xml:space="preserve">
xml:space="preserve">
Advertisement
Advertisement

Garden Q&A: Pickerelweed and Asian jumping worms

Pickerelweed is a native perennial wildflower that grows in water and attracts butterflies and other wildlife.
Pickerelweed is a native perennial wildflower that grows in water and attracts butterflies and other wildlife. (Ellen Nibali/For The Baltimore Sun)

These flowers were a hotbed of butterflies this summer. They grow on the edge of a pond. Can I plant them in my yard?

Pickerelweed is a native perennial wildflower classified as emergent, meaning it wants its feet in water. In wetlands, it favors a depth of about 12″, which can vary but should not cover its leaves. Bloom-time extends as long as June to November, depending upon your location in Maryland.

Advertisement

Besides butterflies, it provides food for waterfowl, small mammals, as well as beneficial insects. Reaching 3 feet tall, pickerelweed grows happily — even rambunctiously — in containers or water gardens, so consider trying that. Soil can be sandy, loamy or clayey.

Just visited a very concerned neighbor who is finding loads of worms in leaf litter. They slither when exposed but not certain if they are the invasive new ‘Jumping Worm’ that destroys soil and is found in the upper layer of soil or mulch. Please advise on identification and any measures to take to eliminate them.

Advertisement

Thank you for keeping an eye out for invasive species. Asian jumping worms don’t improve, but rather degrade, soil making it difficult-to-impossible for plants to grow in it. They leave soil looking like coffee grounds.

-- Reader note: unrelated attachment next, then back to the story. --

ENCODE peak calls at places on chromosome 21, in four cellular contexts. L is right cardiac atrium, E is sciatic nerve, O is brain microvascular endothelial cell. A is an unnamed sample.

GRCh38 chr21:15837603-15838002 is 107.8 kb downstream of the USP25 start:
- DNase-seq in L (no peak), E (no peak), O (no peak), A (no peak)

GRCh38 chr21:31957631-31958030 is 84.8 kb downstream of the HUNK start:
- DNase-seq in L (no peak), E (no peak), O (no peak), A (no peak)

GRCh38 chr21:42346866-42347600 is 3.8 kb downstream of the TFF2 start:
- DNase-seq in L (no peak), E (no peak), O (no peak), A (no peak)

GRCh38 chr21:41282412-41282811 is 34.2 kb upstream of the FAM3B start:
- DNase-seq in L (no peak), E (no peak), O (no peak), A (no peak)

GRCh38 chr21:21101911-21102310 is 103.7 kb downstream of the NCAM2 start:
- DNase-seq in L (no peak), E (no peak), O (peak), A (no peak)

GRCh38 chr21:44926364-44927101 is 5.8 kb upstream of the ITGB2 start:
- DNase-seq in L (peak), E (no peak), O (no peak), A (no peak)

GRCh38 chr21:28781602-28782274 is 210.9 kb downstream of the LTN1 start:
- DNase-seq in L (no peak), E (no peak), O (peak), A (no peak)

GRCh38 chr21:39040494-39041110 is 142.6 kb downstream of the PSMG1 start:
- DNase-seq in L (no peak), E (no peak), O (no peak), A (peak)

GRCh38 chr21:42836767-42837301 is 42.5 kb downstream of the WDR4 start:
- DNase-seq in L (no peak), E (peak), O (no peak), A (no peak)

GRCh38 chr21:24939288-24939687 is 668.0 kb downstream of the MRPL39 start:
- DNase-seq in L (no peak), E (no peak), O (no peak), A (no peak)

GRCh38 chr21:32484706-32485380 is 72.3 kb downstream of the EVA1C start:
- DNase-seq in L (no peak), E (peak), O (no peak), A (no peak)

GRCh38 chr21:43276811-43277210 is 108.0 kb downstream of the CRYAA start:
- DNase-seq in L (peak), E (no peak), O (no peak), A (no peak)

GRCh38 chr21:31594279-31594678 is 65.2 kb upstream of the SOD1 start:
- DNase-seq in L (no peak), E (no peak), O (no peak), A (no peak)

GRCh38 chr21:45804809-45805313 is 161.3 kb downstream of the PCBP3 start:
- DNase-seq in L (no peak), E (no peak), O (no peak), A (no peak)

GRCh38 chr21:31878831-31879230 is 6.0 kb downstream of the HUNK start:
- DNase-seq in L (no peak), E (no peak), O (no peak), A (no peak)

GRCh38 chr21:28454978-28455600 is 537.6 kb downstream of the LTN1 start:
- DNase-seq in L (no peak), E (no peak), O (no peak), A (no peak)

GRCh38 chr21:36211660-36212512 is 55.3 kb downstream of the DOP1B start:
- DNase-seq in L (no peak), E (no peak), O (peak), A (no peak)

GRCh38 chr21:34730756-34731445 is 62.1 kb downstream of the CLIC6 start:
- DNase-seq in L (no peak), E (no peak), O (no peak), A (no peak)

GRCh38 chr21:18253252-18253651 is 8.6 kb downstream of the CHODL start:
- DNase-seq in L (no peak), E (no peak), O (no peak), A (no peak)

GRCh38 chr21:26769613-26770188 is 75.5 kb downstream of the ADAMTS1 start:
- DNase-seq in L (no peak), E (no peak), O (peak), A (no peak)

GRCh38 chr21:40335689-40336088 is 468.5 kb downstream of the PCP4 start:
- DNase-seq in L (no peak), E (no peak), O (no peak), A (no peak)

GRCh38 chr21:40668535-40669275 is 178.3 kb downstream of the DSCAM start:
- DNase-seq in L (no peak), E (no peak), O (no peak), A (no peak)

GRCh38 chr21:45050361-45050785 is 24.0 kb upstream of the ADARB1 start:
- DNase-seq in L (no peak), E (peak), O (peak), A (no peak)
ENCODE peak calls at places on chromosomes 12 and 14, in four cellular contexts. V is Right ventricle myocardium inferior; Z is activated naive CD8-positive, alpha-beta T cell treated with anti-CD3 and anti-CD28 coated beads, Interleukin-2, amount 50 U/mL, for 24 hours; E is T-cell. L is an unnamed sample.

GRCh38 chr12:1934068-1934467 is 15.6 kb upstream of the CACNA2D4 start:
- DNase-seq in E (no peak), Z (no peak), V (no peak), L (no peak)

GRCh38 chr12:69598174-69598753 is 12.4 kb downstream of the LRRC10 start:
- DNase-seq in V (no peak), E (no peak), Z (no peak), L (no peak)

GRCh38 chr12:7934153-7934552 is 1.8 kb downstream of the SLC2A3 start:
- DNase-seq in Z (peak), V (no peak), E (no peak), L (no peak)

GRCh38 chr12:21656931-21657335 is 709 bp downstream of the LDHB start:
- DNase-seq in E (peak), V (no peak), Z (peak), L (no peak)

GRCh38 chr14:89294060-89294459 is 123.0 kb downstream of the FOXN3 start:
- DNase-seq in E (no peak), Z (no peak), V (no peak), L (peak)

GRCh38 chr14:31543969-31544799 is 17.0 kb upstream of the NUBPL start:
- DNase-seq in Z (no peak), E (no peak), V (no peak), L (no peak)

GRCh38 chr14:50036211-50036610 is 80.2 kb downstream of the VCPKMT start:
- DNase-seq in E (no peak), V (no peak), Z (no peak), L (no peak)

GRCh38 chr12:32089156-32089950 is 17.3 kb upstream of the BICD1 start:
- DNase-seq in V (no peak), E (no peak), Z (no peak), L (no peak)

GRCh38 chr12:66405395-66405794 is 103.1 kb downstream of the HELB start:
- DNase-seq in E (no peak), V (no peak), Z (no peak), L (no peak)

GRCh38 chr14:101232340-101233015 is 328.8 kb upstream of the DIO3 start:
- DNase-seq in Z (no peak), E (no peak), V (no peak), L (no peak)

Asian jumping worms were first recorded in Baltimore in the 1930′s, so they aren’t altogether new, but careless disposal of fishing bait worms and sharing/moving plants with infested soil attached spreads them.

They do not spread quickly on their own, so identifying them and stopping spread is important. Look at the band (clitellum) on a suspect worm. On a nightcrawler, it will be raised and not extend all the way around. On a jumping worm, it is lighter colored, flush with the body, and entirely encircles the worm.

The Maryland Department of Agriculture is not currently regulating or tracking Asian jumping worms. Penn State and Cornell have jumping worm fact sheets online, including tactics to flush them out and eradicate them.

University of Maryland Extension’s Home and Garden Information Center offers free gardening and pest information at extension.umd.edu/hgic. Click “Ask Maryland’s Gardening Experts” to send questions and photos.

Recommended on Baltimore Sun

Advertisement
Advertisement